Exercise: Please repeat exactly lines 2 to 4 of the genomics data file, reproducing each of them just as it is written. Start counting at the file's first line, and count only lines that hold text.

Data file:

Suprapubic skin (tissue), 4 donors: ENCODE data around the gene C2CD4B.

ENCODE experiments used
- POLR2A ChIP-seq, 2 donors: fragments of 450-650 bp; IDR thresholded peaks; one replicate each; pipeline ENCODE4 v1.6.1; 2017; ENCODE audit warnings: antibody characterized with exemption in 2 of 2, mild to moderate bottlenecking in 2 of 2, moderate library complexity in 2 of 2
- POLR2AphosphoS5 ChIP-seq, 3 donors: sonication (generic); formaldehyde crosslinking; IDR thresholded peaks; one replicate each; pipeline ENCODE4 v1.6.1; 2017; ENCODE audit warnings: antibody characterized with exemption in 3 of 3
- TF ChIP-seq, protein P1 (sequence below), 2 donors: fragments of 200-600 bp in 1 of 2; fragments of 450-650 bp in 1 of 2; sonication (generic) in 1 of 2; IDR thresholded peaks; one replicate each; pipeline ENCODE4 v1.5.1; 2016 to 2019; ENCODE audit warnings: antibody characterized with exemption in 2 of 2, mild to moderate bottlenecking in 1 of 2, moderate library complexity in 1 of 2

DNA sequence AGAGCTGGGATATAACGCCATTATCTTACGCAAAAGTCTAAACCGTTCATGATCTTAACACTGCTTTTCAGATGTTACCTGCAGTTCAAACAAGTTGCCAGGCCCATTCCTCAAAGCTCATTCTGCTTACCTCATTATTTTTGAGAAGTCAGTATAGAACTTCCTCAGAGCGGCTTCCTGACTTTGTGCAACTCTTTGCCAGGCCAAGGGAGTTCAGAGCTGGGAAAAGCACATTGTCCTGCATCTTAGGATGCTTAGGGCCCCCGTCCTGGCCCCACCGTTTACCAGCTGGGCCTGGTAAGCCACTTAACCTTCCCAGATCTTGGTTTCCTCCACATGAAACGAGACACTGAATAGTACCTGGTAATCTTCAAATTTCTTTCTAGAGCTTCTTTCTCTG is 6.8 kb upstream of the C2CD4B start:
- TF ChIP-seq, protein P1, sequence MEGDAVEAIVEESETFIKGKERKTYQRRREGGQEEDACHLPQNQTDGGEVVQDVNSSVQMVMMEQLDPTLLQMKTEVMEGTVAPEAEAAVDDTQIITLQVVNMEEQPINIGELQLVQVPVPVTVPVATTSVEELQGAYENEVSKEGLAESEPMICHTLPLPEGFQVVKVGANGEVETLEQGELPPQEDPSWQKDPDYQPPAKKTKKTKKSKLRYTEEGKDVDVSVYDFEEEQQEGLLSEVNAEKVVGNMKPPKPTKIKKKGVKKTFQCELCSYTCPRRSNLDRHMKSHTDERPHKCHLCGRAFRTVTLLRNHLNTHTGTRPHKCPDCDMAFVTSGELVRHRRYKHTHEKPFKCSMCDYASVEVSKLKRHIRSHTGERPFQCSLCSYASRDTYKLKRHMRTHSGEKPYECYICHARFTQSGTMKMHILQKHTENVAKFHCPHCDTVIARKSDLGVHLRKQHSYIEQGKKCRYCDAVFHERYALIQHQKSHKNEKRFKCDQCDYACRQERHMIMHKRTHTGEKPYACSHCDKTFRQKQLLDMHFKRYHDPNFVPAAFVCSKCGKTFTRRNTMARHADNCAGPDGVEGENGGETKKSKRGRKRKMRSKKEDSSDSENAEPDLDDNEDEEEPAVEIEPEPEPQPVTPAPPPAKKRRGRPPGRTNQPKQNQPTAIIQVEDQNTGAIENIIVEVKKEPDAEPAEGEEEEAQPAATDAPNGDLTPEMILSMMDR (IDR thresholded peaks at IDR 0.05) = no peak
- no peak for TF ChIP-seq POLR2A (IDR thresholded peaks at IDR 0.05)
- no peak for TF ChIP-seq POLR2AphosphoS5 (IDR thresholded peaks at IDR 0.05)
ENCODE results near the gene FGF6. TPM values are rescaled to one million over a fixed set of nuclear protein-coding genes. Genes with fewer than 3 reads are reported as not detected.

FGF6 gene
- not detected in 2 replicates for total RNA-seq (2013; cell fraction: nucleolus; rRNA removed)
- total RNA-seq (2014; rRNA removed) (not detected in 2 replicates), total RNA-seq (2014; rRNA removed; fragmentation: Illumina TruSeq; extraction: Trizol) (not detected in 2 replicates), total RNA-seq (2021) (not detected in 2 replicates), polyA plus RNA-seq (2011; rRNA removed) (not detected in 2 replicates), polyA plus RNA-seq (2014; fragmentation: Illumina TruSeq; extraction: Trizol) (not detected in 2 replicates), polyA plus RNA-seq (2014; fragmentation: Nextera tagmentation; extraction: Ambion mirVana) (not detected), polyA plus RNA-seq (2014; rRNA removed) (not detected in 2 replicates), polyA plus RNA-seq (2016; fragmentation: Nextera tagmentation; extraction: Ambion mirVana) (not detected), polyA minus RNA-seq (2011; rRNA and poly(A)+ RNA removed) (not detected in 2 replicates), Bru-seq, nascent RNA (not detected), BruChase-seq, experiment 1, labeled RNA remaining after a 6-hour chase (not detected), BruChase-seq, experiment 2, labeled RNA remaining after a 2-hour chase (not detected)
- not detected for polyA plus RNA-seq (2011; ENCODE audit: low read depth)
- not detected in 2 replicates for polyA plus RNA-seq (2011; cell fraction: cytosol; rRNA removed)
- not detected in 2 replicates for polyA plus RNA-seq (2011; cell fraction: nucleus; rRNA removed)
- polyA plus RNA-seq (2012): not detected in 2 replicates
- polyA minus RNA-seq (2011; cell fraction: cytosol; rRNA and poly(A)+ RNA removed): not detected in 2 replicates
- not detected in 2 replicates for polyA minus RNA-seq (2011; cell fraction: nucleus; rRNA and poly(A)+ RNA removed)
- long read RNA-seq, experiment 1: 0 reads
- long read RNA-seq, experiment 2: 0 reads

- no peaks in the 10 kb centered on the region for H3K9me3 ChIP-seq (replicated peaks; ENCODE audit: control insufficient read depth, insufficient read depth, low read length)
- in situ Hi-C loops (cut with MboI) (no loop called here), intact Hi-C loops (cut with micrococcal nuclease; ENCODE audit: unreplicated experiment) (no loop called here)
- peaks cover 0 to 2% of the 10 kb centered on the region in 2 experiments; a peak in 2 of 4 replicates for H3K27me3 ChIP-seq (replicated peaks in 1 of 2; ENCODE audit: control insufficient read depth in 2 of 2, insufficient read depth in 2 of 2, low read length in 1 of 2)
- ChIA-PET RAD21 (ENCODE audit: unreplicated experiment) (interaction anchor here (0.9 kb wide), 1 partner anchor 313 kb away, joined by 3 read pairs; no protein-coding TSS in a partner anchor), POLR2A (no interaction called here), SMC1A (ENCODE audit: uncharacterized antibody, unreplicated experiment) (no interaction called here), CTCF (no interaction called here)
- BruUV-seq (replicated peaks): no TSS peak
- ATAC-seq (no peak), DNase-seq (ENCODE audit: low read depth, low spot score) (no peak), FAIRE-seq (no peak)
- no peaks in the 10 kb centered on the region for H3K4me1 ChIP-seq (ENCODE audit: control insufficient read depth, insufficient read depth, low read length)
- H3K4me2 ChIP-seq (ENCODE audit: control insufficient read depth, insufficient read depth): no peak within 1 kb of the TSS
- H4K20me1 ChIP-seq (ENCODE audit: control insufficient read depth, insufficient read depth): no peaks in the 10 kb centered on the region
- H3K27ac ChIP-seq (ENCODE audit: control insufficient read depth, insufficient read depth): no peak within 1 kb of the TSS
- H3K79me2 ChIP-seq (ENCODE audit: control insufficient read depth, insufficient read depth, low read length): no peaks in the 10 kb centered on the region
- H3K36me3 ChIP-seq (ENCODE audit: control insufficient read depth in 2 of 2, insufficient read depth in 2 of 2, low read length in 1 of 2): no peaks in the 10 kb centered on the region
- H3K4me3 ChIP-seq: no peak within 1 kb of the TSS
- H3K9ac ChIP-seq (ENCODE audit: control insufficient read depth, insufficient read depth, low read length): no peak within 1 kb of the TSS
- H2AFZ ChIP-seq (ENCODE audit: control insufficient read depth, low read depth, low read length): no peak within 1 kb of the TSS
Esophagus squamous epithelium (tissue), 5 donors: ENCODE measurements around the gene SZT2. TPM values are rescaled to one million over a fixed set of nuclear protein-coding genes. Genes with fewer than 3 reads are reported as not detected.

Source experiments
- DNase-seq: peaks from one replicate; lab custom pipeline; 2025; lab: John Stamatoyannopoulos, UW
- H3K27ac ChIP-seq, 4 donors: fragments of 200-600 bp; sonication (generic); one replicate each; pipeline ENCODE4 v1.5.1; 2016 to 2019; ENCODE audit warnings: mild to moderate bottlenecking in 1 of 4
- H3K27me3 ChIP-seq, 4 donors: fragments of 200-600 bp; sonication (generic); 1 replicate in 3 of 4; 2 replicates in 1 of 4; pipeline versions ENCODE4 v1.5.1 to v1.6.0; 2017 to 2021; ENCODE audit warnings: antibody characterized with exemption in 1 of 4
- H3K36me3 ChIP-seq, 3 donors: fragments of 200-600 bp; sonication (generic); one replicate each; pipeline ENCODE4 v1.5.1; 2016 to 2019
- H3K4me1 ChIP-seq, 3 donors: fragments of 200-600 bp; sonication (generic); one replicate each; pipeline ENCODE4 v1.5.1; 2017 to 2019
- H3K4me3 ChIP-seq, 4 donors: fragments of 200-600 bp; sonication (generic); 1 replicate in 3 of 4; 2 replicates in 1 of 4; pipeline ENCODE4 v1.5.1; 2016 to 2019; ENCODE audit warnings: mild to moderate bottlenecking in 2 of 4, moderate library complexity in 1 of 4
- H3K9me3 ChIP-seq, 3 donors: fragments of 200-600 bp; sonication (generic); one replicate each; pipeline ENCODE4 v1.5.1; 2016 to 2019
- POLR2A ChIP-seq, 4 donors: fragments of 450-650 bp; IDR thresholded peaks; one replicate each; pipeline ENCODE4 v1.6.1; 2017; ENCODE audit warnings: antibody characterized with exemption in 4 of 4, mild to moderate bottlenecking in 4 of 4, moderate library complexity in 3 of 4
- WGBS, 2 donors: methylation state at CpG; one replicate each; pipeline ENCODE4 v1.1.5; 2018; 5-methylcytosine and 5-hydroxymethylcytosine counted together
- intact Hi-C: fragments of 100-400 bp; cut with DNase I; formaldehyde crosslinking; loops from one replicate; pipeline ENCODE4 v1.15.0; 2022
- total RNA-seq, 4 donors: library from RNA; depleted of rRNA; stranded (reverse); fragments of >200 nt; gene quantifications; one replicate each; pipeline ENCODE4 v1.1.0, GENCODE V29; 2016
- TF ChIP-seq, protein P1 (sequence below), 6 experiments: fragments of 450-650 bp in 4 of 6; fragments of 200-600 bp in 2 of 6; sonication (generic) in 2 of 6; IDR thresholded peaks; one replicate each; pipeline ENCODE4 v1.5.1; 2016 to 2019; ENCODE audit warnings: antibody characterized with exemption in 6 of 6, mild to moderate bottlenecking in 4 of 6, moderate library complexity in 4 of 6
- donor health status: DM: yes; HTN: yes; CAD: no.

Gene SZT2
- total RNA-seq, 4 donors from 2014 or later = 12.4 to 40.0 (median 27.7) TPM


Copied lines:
ENCODE experiments used
- POLR2A ChIP-seq, 2 donors: fragments of 450-650 bp; IDR thresholded peaks; one replicate each; pipeline ENCODE4 v1.6.1; 2017; ENCODE audit warnings: antibody characterized with exemption in 2 of 2, mild to moderate bottlenecking in 2 of 2, moderate library complexity in 2 of 2
- POLR2AphosphoS5 ChIP-seq, 3 donors: sonication (generic); formaldehyde crosslinking; IDR thresholded peaks; one replicate each; pipeline ENCODE4 v1.6.1; 2017; ENCODE audit warnings: antibody characterized with exemption in 3 of 3